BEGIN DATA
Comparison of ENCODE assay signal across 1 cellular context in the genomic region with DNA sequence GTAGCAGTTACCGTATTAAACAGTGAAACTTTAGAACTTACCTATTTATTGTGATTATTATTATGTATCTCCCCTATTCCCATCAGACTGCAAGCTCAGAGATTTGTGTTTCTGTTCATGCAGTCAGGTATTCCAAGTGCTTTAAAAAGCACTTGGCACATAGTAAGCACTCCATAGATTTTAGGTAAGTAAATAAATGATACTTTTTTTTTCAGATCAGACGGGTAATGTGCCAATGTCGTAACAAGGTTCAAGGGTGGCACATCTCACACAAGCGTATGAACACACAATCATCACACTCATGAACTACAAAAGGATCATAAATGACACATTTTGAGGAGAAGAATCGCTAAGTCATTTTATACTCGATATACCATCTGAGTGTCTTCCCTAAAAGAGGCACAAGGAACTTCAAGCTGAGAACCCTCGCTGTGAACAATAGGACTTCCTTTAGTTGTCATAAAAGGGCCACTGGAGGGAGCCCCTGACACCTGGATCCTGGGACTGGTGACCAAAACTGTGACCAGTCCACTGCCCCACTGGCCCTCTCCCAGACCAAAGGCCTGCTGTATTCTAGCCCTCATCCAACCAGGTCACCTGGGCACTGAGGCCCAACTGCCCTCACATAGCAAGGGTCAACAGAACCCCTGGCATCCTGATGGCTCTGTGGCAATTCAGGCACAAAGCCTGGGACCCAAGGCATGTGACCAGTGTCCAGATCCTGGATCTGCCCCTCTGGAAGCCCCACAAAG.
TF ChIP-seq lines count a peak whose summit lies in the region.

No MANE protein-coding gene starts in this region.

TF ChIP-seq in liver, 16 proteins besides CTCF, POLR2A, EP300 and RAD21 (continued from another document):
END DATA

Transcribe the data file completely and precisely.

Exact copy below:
Comparison of ENCODE assay signal across 1 cellular context in the genomic region with DNA sequence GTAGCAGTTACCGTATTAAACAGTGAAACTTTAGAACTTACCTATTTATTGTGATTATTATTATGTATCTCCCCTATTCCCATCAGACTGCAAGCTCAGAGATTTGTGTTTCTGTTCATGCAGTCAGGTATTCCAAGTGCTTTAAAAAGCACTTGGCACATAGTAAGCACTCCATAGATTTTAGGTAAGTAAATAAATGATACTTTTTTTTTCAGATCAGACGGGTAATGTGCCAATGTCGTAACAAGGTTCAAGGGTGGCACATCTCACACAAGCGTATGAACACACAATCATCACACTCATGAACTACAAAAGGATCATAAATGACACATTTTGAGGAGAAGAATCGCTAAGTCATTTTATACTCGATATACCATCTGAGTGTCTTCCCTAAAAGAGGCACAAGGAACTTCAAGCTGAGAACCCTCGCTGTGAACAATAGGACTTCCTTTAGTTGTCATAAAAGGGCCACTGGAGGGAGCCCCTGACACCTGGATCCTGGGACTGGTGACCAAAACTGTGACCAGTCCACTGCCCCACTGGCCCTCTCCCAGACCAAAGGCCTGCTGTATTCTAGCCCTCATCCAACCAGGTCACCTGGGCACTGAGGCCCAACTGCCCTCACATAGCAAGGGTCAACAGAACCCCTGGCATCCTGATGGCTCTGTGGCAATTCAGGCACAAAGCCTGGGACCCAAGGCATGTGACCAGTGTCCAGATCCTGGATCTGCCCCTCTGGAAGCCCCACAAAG.
TF ChIP-seq lines count a peak whose summit lies in the region.

No MANE protein-coding gene starts in this region.

TF ChIP-seq in liver, 16 proteins besides CTCF, POLR2A, EP300 and RAD21 (continued from another document):